- After items have been field tested, meaning they’ve been “tried out” with students in an authentic setting so data can be gathered without counting against student scores, educators again have a role: they review the data looking for anything that sends up a red flag about the item. For example, did more students pick a single incorrect answer over what was indicated as the correct answer? That may mean either the item was miskeyed or all along the way reviewers were thinking differently about the item. It doesn’t necessarily always indicate there is something wrong with the question, as sometimes it may be just a hard item or testing a skill students struggle with. But it does require a close analysis by educators to make sure the item is valid.
Reviewers also focus on whether the item favored or disadvantaged a particular subgroup (e.g., males vs. females, White vs. African American). If an item is shown to favor or disfavor any particular group, the item is not used. This step of the process is referred to as “data review.” If the item is found to be valid, it is then eligible to go on an operational form and becomes part of the item bank from which future test administrations are pulled.
Test developers then create operational forms using the items that have survived the various rounds of educator reviews. Test developers have to match the testing blueprint created much earlier in the process. Teachers weigh in on whether the form works as a whole: does it meet the statistical parameters for difficulty, the requirements for standard coverage, and other technical aspects, but also does it hold together as a whole, thus providing useful, valid information to educators, parents, and students? One thing teachers watch out for at this stage is “clueing,” where the answer to one item give away the answer to another. They also pay attention to item order to ensure not all the difficult items clump together to make the testing experience unbearable. For ELA, teachers look to ensure that the passages represent a nice balance of genres and topics to keep the students engaged. Based on the feedback of the educators, the forms are revised and then sent through the publications process, whether that is paper-and-pencil or computer delivery.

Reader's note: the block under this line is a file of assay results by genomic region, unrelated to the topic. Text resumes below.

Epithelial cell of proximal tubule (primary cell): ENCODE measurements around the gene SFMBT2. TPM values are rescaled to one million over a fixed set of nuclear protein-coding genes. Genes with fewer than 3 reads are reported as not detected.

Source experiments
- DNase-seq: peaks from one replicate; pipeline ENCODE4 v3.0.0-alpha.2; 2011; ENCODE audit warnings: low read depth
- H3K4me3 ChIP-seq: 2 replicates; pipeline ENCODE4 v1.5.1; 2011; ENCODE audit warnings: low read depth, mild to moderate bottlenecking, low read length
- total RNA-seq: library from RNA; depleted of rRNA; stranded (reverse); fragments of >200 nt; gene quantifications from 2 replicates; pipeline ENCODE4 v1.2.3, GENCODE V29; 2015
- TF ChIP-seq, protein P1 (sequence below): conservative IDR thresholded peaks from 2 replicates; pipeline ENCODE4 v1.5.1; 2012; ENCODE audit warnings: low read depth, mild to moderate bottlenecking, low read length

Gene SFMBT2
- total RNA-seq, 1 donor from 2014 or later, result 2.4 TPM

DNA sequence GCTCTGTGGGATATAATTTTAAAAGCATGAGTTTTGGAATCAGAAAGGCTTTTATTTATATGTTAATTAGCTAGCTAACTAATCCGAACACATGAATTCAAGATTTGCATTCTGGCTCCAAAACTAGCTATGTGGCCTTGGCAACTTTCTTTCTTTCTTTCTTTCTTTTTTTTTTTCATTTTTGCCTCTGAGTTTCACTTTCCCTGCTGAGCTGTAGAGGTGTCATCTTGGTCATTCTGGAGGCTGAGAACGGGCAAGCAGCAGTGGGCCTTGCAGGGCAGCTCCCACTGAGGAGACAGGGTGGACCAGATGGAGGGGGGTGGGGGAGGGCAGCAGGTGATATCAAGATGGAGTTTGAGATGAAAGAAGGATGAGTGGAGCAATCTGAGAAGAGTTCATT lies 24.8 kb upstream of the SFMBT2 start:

Depending on the state or consortium, there may be even more places in the cycle where teachers are involved. I hope that knowing that your fellow educators have a part in every step of the process will offer you peace of mind that not only are the tests carefully scrutinized before being put in front of students, but also they are scrutinized by people who know kids, know the standards, and know classroom best practice. If you are interested in becoming part of the process, reach out to your state education agency about possible opportunities for involvement.